Guentzel saw just 1:22 of five-on-four ice time from the second unit during the regular season and produced a measly three power-play points. In the post season, he’s seen a bit of time up on the first unit and looked strong as the net-front presence. While it hasn’t translated to noteworthy offensive results thus far – just two of his points have come with the extra man, he seems like the natural fit to slide into that role if Patric Hornqvist is moved down the lineup or even in an offseason deal.

 

In Conclusion

We’ve seen in the very recent past what playing next to a generational talent in Pittsburgh can do for an average NHL player – Chris Kunitz and Pascal Dupuis anyone? While those players’ wagons were firmly hitched to the Crosby horse, Guentzel appears to be a different breed. He’s an accomplished producer at all levels, demonstrates the key ingredients that every new-aged offensive player requires – speed, hands, vision and IQ and has immediately formed a strong bond next to Crosby.

Not only does the former Sioux City Musketeer look better next to Crosby, but some might say, Crosby also looks even better next to Guentzel.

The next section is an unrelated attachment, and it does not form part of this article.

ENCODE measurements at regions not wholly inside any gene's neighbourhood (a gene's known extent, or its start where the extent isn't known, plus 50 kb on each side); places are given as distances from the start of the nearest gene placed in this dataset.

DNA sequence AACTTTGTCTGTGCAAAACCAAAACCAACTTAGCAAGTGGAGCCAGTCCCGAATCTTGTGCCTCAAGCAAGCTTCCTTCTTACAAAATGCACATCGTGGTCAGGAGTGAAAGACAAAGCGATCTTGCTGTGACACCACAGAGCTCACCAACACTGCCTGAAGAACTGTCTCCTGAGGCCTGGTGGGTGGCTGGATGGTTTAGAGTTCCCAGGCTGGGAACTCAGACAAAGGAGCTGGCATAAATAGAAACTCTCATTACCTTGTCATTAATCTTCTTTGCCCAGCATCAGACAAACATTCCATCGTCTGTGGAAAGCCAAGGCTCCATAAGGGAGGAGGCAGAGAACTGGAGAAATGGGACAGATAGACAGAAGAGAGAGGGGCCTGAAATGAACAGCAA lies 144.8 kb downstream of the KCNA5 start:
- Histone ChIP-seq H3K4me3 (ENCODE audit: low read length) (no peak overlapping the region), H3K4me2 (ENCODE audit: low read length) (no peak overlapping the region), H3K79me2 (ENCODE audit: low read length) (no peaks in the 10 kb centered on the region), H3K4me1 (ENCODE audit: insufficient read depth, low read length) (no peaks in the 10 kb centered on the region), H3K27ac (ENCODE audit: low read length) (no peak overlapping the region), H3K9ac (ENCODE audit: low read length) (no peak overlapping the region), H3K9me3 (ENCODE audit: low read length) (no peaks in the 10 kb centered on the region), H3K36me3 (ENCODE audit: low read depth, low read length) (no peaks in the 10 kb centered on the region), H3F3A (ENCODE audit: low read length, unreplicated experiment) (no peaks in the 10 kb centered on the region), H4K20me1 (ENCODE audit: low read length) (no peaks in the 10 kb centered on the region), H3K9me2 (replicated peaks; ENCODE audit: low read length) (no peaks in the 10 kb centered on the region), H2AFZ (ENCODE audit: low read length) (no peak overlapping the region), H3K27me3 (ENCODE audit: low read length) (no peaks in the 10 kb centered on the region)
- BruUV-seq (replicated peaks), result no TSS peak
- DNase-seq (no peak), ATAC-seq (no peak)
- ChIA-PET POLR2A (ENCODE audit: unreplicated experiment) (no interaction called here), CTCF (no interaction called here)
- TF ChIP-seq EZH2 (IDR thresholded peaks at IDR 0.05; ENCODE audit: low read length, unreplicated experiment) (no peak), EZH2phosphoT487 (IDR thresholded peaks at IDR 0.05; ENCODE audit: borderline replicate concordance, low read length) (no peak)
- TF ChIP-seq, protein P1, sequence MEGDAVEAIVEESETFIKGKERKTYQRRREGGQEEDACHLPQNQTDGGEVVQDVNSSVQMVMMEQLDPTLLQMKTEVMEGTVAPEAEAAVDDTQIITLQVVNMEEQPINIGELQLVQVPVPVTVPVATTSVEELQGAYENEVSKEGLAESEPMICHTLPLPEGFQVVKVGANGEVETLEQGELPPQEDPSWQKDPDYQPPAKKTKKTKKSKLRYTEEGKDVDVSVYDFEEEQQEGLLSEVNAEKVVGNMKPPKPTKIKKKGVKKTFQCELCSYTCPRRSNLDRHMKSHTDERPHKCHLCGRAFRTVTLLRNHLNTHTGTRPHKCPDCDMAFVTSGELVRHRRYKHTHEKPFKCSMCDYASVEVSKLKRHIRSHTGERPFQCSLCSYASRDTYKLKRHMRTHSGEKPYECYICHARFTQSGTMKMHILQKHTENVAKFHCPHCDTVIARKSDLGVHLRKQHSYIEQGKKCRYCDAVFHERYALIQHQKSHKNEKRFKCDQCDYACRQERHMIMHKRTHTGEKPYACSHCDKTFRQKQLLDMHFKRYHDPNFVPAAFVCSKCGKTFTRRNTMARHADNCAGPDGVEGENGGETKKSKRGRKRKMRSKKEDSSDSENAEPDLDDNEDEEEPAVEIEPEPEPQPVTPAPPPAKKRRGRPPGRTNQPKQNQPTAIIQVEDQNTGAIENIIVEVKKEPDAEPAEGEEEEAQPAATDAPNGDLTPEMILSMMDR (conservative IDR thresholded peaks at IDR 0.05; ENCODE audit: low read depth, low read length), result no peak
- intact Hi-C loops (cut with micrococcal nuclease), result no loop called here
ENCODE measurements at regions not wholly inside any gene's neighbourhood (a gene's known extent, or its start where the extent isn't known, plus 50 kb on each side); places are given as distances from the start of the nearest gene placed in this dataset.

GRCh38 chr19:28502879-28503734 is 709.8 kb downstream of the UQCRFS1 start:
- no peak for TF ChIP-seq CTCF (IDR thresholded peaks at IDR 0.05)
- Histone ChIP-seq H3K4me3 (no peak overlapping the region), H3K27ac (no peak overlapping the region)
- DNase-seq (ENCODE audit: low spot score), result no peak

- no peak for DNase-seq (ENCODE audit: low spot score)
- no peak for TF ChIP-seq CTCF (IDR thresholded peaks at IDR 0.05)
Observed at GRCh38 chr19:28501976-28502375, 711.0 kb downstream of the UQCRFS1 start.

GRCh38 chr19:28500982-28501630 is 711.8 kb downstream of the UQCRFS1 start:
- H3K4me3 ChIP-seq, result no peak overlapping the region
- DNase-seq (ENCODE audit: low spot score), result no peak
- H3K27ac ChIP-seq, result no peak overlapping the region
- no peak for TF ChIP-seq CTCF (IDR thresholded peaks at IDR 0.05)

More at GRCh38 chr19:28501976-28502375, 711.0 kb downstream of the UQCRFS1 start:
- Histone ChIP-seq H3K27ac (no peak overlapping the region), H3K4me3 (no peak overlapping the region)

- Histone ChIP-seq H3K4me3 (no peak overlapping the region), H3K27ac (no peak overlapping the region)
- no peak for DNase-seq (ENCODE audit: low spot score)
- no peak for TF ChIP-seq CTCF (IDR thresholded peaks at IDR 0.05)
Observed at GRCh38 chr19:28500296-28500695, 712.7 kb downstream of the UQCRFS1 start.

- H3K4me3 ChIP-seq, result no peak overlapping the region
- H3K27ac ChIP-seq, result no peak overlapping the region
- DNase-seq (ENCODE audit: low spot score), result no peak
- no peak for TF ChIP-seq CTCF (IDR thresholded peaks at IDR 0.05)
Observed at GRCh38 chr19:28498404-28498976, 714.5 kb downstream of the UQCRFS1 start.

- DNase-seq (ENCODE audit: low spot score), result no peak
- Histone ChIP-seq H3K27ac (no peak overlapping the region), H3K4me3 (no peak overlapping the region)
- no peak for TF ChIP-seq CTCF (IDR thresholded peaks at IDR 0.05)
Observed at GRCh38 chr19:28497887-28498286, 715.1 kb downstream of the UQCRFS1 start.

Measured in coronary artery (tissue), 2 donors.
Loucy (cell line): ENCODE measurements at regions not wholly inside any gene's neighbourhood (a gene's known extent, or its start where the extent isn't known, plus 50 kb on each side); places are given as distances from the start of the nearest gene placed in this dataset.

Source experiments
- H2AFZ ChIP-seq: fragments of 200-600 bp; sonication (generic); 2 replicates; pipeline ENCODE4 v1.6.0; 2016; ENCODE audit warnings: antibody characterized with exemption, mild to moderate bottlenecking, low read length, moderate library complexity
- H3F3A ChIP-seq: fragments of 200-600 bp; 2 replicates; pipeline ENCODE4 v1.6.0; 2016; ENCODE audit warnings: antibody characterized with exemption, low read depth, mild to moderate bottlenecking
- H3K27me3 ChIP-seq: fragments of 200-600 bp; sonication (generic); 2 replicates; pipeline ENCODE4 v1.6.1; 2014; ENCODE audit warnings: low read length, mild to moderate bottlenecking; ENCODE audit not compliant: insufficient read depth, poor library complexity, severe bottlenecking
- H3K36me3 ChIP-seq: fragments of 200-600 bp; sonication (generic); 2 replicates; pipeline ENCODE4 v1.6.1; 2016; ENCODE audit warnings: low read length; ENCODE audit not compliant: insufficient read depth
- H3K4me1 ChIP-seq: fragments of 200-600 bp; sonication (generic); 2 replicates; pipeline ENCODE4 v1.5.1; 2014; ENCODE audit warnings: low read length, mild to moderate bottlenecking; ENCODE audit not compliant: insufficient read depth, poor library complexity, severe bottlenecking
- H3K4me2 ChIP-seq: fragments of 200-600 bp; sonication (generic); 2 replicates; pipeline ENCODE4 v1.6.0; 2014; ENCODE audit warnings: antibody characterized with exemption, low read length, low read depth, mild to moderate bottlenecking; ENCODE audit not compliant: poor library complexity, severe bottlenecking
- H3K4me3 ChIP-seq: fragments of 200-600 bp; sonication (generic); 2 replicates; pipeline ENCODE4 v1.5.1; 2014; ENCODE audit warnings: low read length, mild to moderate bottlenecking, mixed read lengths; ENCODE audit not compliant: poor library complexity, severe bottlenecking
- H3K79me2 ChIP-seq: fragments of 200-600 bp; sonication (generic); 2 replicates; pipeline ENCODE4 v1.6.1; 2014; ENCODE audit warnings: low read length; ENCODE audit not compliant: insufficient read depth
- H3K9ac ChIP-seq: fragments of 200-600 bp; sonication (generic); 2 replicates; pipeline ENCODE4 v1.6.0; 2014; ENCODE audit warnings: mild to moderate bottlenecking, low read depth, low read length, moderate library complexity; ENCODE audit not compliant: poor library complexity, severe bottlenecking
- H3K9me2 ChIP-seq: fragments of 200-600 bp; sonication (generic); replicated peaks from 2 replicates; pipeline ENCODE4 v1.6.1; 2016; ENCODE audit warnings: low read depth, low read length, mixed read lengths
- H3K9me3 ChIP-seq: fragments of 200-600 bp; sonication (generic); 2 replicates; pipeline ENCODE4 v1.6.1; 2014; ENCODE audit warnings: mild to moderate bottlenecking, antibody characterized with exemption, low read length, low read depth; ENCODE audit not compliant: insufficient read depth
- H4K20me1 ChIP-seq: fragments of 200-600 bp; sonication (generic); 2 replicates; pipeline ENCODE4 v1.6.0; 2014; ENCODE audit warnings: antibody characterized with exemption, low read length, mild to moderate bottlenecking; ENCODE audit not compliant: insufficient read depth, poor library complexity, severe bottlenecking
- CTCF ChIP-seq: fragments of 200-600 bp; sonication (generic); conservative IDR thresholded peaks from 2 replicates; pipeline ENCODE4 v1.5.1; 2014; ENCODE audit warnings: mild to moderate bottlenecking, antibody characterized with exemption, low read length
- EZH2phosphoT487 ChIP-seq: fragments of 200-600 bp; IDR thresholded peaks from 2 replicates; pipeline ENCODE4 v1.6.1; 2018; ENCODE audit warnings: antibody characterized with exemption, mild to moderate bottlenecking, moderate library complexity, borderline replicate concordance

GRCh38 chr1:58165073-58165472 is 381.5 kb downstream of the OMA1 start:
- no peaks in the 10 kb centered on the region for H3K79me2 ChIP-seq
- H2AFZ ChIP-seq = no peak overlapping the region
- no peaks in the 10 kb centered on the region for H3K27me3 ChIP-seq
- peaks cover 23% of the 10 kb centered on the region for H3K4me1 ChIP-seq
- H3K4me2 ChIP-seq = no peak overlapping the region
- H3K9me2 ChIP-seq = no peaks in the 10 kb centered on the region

While it’s always best to temper expectations, especially for a young player, Guentzel is going to find a way to produce high-end numbers from anywhere in that Penguins’ top six. Expecting anywhere from 0.80-0.90 points-per-game in 2017-18 seems realistic.

 

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Take a gander at this beauty he penned over on the Player’s Tribune, too. Your appreciation for Guentzel will grow and your love for all things Phil Kessel will also surely rise as a by-product.

 

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Thanks for reading and as always, feel free to follow me on Twitter @CrazyJoeDavola3 where I often give unsolicited fantasy advice that I’m sure at least someone is listening too.